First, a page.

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Capsule Reviews No. 7

Hoping to finish these posts before the year ends! I’ve reached the halfway mark, so I’m a little happy about that!


For the first half of May Reads, please refer to this post.

19— After Eden by Arnold Arre *

I lent someone in high school my original copy of After Eden and never saw it again, but that this graphic novel presented to me the idea of love—the purest, realest love—remained with me for years. So, I was excited to learn about its reissue, jumping on the chance to acquire it again and read it. Arre admits to some rewrites, to better fit his worldview, etc. since the book had existed for so long. Unfortunately, it doesn’t quite hold up to the version I’ve long kept in my head. I don’t know if it’s the changes, or if it’s just a simple case of me outgrowing it, but After Eden felt infinitely more special the first time I read it. Without my original copy, I can’t compare or track the changes, but I suppose part of me will always think of how much this book meant to me the first time I met it.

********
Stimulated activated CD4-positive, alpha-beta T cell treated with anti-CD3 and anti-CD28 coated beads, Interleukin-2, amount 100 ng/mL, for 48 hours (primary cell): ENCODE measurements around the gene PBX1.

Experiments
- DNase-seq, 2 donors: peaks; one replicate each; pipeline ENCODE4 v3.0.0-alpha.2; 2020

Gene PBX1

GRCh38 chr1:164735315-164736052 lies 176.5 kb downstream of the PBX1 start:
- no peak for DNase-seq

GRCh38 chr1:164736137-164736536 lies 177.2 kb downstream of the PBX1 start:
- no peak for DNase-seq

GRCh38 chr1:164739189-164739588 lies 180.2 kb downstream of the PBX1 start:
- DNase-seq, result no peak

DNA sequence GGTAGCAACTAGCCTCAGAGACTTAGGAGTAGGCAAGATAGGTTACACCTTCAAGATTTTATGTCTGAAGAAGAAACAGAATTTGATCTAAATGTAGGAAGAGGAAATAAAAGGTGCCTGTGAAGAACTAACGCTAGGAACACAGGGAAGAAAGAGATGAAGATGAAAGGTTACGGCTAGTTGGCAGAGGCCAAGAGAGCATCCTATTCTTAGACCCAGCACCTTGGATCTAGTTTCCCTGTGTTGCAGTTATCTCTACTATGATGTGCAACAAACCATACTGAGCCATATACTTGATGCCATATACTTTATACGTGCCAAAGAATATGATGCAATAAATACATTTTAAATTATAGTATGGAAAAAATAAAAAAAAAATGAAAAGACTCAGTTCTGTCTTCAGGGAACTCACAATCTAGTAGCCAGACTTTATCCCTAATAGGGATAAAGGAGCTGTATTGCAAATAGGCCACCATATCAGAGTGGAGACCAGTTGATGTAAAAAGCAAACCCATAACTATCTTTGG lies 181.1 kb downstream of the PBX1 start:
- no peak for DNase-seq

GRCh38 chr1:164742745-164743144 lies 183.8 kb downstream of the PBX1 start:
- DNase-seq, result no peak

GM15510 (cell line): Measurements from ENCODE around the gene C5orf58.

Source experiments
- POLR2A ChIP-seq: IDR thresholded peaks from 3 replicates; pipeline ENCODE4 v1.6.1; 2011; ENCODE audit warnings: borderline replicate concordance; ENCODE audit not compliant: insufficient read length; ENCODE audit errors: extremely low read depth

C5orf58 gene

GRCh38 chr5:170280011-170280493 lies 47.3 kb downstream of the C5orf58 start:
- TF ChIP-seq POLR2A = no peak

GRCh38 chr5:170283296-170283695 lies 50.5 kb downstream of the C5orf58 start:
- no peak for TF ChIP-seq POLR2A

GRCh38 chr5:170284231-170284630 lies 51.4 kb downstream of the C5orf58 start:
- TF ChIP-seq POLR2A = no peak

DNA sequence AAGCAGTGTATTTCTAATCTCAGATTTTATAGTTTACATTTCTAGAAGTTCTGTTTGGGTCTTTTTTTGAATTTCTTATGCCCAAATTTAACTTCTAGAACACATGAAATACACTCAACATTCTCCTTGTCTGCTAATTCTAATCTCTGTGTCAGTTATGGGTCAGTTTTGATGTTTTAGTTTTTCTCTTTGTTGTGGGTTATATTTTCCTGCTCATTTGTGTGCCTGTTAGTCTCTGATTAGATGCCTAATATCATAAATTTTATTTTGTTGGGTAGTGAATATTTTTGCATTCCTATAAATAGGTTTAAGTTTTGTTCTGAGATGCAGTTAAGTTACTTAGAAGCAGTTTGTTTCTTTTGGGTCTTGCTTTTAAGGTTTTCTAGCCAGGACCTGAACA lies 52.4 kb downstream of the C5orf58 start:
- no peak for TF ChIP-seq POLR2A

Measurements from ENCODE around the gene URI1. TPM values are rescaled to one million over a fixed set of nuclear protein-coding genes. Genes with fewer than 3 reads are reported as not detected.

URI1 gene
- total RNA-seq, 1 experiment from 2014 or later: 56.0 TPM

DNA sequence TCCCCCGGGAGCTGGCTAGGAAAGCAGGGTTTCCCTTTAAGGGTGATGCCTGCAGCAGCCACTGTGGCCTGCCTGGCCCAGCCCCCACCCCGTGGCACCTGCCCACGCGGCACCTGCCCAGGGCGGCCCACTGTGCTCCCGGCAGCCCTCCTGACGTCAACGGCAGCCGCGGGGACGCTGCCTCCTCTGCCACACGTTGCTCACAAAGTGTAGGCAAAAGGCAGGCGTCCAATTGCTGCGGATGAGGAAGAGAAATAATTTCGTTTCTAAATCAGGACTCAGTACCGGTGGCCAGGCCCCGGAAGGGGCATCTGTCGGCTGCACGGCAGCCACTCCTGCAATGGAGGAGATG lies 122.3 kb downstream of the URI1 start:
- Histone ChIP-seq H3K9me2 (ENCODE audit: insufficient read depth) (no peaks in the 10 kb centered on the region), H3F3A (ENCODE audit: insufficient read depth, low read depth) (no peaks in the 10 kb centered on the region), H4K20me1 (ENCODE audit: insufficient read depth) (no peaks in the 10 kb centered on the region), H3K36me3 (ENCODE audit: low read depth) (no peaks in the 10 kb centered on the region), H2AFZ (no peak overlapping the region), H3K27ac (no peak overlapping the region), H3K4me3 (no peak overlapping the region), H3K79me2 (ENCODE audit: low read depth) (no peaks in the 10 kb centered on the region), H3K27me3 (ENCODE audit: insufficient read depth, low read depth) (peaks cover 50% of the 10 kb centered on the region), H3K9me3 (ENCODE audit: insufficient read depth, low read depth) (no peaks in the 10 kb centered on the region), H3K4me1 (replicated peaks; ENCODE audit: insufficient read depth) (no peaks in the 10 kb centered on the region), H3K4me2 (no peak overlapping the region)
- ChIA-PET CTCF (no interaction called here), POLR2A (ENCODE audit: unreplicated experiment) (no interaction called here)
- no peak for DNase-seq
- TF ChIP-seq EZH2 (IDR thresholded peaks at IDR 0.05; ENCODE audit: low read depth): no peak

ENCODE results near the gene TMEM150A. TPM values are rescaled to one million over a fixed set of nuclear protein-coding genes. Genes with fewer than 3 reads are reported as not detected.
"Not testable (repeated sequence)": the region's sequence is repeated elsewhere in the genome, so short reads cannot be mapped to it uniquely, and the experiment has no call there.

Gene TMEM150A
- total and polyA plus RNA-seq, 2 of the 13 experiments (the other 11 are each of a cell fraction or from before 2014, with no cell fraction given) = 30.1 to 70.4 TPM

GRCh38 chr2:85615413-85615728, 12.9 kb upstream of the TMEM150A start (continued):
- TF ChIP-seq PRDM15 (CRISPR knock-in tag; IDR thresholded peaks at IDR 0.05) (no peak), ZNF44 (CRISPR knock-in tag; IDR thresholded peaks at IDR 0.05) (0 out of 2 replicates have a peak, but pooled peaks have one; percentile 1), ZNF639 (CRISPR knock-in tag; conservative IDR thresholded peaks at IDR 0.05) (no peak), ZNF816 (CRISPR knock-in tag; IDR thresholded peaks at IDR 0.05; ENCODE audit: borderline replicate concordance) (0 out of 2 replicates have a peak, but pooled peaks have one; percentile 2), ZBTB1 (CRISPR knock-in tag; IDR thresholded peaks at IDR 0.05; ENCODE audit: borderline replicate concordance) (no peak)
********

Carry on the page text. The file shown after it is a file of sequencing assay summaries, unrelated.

20— Saga: Volume 6 by Brian K. Vaughan

As it turns out, I’m shit at keeping up with ongoing comic book series, but Saga is just one of those stories that you can’t quite leave behind, even after forgetting about it for a while, in between waiting for issues. Though it happens in a highly fantastical world—it is a space opera after all—Saga, through the eyes of Marko, Alana, and the rest of the cast of characters, takes on deeply compelling issues that touch on some aspects of today’s socio-political climate, especially with regards to racial differences, as well as the looming threats of war on micro and macro levels. Compiling issues 31 to 36, Saga’s sixth volume inches towards the broken family’s reunion, and even more challenges up ahead for them.

Poems & perfume / 🍃 clean, sopy scent by @radioactivemushroomsitf — #CarinaReads2016

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21– Come Close by Sappho